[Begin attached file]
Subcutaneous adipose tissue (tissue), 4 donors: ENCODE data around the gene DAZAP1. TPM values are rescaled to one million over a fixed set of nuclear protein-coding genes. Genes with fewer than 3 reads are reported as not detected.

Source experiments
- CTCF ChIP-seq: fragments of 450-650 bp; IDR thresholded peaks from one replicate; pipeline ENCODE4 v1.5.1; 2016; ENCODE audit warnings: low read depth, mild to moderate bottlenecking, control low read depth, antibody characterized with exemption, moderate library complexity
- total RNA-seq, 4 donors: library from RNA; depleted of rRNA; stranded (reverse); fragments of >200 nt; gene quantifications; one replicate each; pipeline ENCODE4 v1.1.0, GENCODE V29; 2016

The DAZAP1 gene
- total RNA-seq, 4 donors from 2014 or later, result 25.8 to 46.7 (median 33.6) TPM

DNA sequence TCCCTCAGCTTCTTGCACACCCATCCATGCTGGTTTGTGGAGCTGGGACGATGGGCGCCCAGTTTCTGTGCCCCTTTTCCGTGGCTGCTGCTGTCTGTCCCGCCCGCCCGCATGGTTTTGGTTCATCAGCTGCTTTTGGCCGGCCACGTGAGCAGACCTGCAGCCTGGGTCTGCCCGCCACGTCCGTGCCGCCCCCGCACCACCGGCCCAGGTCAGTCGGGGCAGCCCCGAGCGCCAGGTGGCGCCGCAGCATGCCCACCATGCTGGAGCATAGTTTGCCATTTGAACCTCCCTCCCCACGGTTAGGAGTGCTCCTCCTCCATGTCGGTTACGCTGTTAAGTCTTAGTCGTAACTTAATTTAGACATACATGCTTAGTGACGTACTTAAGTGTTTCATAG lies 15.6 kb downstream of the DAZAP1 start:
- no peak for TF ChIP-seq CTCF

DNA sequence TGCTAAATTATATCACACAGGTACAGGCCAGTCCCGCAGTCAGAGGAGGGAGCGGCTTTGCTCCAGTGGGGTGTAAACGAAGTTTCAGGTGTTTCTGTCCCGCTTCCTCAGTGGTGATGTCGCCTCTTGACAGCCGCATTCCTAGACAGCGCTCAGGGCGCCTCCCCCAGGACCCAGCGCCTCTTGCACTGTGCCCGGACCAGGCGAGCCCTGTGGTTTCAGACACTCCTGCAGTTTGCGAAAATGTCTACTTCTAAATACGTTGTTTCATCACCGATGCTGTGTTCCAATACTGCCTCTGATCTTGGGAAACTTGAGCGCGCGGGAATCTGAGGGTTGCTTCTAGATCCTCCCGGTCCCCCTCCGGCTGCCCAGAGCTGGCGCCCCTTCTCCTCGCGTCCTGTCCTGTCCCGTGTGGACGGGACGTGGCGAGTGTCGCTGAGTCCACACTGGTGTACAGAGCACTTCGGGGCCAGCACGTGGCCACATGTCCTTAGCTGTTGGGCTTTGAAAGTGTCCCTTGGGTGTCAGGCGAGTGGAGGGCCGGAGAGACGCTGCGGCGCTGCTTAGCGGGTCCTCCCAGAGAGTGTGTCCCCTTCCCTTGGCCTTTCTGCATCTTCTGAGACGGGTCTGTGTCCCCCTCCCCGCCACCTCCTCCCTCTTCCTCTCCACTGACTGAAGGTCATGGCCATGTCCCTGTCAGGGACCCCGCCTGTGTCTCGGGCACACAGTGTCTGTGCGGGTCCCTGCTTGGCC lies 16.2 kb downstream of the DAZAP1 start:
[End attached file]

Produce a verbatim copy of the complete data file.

Subcutaneous adipose tissue (tissue), 4 donors: ENCODE data around the gene DAZAP1. TPM values are rescaled to one million over a fixed set of nuclear protein-coding genes. Genes with fewer than 3 reads are reported as not detected.

Source experiments
- CTCF ChIP-seq: fragments of 450-650 bp; IDR thresholded peaks from one replicate; pipeline ENCODE4 v1.5.1; 2016; ENCODE audit warnings: low read depth, mild to moderate bottlenecking, control low read depth, antibody characterized with exemption, moderate library complexity
- total RNA-seq, 4 donors: library from RNA; depleted of rRNA; stranded (reverse); fragments of >200 nt; gene quantifications; one replicate each; pipeline ENCODE4 v1.1.0, GENCODE V29; 2016

The DAZAP1 gene
- total RNA-seq, 4 donors from 2014 or later, result 25.8 to 46.7 (median 33.6) TPM

DNA sequence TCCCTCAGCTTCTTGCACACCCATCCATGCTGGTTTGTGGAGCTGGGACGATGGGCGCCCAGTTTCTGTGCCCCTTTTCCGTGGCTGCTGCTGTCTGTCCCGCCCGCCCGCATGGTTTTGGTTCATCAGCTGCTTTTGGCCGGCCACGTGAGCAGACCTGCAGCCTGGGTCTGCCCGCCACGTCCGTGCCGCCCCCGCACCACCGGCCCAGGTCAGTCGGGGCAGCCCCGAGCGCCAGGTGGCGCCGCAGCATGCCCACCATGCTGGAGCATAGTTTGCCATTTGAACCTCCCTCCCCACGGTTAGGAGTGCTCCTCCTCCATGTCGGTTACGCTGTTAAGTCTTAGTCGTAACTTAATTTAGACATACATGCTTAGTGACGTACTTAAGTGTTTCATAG lies 15.6 kb downstream of the DAZAP1 start:
- no peak for TF ChIP-seq CTCF

DNA sequence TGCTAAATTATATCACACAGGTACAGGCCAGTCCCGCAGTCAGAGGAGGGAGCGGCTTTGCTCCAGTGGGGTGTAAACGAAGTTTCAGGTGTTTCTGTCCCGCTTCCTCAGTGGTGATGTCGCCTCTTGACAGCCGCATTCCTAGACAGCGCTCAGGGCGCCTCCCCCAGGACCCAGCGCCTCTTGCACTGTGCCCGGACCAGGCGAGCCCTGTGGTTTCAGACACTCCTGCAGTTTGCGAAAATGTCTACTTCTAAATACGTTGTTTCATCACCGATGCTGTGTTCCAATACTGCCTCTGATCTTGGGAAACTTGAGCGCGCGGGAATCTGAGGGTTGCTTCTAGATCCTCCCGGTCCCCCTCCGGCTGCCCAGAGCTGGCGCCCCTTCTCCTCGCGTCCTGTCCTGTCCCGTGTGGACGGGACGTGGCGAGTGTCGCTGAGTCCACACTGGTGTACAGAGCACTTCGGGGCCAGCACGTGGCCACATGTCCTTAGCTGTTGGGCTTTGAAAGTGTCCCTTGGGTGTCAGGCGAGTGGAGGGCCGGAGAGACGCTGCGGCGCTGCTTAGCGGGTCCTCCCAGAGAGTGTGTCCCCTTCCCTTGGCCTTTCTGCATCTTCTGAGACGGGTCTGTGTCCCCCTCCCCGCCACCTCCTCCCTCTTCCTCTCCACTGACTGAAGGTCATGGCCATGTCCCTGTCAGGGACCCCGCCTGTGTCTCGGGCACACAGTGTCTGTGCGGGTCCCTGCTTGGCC lies 16.2 kb downstream of the DAZAP1 start: